From the CCCF archives (written by Li Sheng Tan) | Easter 2004
Sometimes , it takes a really big source of distress such as exams - or possibly something more drastic, like doing badly in exams, or worse - to wake us up to the fact that we haven't been growing in our relationship with God. When the good times are rolling, we take Him for granted, and drift away on our own pursuits (many of them not honouring to Him). Sometimes, we need some distress in our lives to bring us back to our senses and cause us to call on God again.
I know the tendency is to feel guilty for forgetting about God in the good times and only calling on Him when the going gets tough - and this is a very legitimate rebuke to us for having taken Him for granted in the first place! But believe me, NOT calling on God because of our guilt is the worst possible option in such a situation. We ought to be calling on God ALL the time, in any situation, and we have to start somewhere. A situation or distress certainly qualifies as a situation in which we can and should call on God. And if we don't call on Him, what are we going to do? Continue trying to solve our problems by ourselves? That can only lead us further away from Him.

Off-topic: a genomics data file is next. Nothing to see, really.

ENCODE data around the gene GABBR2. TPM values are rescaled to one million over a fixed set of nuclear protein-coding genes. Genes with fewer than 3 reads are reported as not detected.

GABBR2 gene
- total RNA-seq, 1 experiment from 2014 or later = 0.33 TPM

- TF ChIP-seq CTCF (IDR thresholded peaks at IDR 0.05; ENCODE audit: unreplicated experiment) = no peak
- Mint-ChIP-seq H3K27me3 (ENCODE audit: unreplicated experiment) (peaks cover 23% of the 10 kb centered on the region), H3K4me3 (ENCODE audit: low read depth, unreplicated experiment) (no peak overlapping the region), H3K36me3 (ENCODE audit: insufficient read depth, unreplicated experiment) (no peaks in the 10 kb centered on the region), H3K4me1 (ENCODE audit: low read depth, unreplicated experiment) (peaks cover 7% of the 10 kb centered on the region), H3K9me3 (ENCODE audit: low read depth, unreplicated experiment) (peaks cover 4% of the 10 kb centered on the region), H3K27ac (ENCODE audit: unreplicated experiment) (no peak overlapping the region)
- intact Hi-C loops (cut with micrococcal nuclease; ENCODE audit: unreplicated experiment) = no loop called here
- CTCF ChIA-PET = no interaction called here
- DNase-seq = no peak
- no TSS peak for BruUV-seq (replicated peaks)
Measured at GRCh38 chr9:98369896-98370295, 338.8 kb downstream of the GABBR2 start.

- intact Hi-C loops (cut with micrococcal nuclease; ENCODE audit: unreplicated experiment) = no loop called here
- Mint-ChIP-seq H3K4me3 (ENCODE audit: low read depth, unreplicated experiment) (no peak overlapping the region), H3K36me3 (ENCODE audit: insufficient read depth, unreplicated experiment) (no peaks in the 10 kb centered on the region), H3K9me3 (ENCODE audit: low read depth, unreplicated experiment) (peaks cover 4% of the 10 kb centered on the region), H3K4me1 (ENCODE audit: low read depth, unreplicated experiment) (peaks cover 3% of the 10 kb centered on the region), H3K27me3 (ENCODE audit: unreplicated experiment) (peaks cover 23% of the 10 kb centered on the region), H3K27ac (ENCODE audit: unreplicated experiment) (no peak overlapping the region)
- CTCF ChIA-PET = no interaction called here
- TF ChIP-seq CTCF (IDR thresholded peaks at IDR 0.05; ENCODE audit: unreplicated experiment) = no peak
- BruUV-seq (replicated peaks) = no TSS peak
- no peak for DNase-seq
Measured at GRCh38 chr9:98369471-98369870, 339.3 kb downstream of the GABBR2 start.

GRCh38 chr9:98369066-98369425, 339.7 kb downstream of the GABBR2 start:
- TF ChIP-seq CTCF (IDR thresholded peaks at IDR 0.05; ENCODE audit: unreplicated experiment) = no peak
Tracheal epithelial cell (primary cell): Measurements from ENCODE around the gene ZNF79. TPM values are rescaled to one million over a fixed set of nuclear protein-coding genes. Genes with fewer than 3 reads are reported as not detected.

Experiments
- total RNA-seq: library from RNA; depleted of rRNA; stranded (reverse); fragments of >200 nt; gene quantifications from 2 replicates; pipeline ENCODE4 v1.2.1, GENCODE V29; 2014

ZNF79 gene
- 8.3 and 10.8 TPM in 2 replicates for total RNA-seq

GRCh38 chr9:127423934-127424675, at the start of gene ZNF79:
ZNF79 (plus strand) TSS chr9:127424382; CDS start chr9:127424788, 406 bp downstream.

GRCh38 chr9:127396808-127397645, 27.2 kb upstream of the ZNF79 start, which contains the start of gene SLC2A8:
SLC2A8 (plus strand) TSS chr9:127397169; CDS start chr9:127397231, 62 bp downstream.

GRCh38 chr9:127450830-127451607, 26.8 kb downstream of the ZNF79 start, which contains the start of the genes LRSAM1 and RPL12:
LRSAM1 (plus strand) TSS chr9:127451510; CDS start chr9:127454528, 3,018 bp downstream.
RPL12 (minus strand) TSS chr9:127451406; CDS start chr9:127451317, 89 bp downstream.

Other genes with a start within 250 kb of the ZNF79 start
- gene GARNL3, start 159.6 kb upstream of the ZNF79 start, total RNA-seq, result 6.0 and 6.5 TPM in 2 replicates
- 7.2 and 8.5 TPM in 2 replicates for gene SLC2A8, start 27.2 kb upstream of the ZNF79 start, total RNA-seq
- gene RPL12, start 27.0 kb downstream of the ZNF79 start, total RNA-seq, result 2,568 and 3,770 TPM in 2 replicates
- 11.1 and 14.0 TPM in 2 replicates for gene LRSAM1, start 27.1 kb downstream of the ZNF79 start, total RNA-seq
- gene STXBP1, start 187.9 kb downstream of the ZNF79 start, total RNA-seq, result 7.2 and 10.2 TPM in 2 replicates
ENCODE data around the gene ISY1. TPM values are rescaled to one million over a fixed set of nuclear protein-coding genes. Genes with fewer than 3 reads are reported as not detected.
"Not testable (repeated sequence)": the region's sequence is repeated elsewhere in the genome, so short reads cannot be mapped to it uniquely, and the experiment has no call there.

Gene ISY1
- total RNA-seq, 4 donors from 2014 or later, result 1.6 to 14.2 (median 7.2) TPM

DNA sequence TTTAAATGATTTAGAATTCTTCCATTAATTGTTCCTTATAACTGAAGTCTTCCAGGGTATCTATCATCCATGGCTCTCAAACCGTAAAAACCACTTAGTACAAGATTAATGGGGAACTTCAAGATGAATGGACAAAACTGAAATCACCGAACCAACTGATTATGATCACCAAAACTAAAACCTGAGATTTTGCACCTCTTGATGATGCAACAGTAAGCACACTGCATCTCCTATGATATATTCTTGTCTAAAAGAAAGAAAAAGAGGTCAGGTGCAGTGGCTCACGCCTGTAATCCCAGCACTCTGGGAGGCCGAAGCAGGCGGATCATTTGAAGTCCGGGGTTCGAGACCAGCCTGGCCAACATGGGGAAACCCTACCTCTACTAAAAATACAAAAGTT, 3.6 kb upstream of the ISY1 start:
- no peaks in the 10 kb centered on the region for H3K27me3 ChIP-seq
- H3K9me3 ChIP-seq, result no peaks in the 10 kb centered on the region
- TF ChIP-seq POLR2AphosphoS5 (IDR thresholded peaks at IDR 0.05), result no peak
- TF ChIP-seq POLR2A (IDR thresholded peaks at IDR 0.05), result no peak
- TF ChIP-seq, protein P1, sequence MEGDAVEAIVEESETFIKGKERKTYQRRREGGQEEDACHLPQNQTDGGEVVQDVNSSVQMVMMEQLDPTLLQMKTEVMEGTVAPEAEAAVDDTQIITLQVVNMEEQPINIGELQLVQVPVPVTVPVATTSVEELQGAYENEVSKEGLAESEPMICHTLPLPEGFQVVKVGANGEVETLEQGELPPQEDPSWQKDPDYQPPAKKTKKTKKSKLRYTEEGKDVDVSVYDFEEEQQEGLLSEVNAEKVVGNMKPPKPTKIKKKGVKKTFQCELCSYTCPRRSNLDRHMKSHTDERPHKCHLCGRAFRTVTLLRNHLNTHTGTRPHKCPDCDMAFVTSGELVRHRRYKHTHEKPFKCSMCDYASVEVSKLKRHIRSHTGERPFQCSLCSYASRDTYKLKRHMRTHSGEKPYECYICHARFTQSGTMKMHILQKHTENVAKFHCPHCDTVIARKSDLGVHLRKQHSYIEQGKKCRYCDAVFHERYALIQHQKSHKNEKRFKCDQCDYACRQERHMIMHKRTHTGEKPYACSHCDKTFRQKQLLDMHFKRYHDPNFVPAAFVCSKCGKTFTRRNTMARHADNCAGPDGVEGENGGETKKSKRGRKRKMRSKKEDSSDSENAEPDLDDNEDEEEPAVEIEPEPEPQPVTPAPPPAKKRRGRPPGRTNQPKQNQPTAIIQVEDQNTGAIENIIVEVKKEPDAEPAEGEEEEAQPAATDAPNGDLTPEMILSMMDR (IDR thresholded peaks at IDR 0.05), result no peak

It's great to know that God always hears us when we call on Him. But there is more to the process than simply using God as a "genie in a magic lamp" to solve our immediate problems. If we look at the psalmist in Psalm 120, calling on God didn't actually lead to immediate deliverance from lying and warmongering evil men - instead most importantly, the psalmist himself was changed. He began to realise that it wasn't his "distress" that was the main issue - the real problem was the state of the world he lived in, and the fact that that world was influencing and affecting him. And perhaps the same is true for us: that calling on God isn't just about "solving my problems", but because I need to be changed. I need to grow in my relationship with God, and part of that growing is to realise that there are real problems with this world that I live in, and with myself as a part of this messed-up world. Perhaps realising this is the first step to positive change - not me changing the world, but God changing me.